People tend to have a horribly misplaced respect for the magical authority of the state. Of course: the state simply has no authority, it has even made an effort to waive the authority it had been granted by naive individuals.
Example: “drug dealers deserve to be shot dead, because the state says they’re bad.”
Example 2: when the Soviets built a wall in Berlin overnight, the people did not revolt, sparked by fear of being locked out of their own city/country. Presumably many feared the repercussions from the stasi if they attempted escape/protest. But if they had started determined protest, they would have torn down that wall themselves, instead of having to try to climb over it in later years.
My point is: no individual citizen in his right mind would voluntarily put up such a wall & curtain, only when a politician comes up with the idea to lock people up in open air prisons, do people apply for the job of manning the guard towers along the iron curtain to shoot people dead for trying to escape (note the concept of trying to ESCAPE a geographical region’s political entity). The problem of respect for the magical (illusory) authority runs all the way along the political hierarchy, from the citizen down to the very last politician.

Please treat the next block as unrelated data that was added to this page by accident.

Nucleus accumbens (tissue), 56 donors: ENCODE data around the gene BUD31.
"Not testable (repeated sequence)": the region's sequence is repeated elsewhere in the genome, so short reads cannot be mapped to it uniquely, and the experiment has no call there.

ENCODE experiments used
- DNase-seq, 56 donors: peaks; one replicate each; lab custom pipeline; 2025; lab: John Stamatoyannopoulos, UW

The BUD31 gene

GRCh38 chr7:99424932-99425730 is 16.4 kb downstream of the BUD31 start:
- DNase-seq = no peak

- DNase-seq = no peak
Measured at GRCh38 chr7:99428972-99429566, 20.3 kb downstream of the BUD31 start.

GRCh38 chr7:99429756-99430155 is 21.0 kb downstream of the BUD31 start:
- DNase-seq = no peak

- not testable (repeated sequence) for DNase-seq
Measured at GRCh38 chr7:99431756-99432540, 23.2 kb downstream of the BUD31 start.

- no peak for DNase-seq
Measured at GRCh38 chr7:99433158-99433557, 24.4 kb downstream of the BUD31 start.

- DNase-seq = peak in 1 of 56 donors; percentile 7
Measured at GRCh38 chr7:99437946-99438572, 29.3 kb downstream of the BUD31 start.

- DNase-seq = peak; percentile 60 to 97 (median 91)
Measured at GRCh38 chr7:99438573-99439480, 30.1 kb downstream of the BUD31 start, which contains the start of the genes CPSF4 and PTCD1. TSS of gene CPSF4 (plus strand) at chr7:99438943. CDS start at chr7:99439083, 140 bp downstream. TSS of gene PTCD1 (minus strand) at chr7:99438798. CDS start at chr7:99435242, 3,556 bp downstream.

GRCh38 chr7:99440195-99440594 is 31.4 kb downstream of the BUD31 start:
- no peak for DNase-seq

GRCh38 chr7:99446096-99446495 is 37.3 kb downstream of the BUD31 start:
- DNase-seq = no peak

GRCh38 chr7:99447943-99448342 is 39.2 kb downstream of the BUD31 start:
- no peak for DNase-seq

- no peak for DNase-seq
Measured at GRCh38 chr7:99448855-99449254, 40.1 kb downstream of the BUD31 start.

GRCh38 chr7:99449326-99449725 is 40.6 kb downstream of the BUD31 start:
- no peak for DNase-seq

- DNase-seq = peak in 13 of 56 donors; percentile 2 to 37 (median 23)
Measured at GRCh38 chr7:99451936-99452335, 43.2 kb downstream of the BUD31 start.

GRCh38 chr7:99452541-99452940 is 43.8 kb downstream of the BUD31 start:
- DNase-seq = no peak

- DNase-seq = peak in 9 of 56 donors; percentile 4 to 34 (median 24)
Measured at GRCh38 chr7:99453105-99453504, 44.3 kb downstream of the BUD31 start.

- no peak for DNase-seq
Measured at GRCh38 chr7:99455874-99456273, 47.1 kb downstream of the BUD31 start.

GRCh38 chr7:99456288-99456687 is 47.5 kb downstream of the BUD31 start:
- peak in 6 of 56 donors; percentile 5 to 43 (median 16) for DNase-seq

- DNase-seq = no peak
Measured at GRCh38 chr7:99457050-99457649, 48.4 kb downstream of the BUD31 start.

Veiligheid in de autosport

Garry Connelly zou zich wat meer mogen bekommeren om de veiligheid. Raikkonen atuurde juist teveel richting Max #Verstappen, die hem heel netjes inhaalde. Dat Kimi gelegenheid had om, in te struren, wil wat zeggen over hoe langzaam hij reed / hoe breed uit hij reed. Max kon niet anders dan uitwijken over de stoeprand (kerbstones). Als het Connelly echt te doen was om de veiligheid, had hij Kimi uit de uitslag geschrapt. De FIA had natuurlijk ook de uitslag voor zich kunnen laten spreken, en na de wedstrijd Kimi kunnen vertellen dat zulke gevaarlijke ongein in het vervolg wèl gevolgen zal hebben.